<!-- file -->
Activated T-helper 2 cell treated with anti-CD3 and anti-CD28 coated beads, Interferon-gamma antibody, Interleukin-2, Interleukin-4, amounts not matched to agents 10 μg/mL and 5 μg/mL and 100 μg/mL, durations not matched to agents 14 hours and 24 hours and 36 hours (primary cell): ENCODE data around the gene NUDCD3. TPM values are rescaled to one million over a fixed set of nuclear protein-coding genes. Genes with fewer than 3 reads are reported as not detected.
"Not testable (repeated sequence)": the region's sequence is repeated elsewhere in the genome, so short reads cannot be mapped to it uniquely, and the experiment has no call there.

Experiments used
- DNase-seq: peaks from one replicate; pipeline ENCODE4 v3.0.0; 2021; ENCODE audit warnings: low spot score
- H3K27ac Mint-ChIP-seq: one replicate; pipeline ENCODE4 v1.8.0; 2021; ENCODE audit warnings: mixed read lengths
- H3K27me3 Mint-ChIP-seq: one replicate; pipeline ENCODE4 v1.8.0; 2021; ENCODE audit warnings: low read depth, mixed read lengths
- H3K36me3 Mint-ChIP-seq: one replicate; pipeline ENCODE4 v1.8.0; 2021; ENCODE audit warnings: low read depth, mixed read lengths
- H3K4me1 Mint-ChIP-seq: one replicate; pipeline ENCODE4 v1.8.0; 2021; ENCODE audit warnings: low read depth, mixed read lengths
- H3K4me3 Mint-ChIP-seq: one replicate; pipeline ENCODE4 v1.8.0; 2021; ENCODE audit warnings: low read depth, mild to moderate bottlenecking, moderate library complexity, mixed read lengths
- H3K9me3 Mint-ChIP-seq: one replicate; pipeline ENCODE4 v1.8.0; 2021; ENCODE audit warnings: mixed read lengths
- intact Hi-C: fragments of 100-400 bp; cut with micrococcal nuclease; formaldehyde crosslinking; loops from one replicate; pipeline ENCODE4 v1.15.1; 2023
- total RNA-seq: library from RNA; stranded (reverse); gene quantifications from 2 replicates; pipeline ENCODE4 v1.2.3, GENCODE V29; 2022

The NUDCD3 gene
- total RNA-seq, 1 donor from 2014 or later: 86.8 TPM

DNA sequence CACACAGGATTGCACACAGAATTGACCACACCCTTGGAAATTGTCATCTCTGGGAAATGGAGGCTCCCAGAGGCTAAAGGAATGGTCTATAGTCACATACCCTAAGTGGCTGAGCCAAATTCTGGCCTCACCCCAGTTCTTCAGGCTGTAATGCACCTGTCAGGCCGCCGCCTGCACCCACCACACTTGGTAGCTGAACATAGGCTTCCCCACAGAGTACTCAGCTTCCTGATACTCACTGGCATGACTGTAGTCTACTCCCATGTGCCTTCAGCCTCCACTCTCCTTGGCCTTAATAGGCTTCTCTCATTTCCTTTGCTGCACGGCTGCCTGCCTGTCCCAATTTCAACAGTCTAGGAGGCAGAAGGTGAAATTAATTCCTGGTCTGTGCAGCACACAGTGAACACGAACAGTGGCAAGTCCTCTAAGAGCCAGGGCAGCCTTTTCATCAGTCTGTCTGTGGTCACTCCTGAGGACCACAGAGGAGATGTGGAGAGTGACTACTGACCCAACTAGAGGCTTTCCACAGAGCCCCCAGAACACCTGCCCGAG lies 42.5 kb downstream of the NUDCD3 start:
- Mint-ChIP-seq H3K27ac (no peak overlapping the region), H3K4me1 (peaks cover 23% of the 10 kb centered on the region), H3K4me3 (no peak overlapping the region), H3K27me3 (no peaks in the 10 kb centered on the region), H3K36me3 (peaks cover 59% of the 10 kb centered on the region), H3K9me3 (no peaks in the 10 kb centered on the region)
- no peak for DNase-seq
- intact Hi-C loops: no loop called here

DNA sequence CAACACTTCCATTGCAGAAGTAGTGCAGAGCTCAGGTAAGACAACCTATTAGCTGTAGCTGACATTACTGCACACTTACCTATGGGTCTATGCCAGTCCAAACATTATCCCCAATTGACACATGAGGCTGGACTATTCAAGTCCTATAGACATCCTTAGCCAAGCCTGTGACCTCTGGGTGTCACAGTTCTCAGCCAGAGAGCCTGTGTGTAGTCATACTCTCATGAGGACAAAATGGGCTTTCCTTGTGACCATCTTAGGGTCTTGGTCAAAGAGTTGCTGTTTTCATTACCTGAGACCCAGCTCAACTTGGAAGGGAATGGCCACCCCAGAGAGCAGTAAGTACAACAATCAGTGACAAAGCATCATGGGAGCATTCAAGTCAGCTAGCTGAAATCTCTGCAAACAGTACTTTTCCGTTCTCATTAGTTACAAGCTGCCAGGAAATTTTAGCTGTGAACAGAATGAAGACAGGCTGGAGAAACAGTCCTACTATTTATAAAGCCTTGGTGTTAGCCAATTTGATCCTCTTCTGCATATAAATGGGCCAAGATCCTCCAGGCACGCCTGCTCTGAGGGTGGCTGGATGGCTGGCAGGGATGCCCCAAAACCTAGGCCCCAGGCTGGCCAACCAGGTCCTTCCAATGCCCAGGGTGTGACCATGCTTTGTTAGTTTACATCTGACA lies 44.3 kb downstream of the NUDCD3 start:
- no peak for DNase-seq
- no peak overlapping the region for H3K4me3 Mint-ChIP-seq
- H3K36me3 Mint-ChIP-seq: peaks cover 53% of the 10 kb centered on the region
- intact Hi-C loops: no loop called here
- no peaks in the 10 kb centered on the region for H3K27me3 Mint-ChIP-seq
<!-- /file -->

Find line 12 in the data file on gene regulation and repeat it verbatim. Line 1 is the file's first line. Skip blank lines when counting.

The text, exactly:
- total RNA-seq: library from RNA; stranded (reverse); gene quantifications from 2 replicates; pipeline ENCODE4 v1.2.3, GENCODE V29; 2022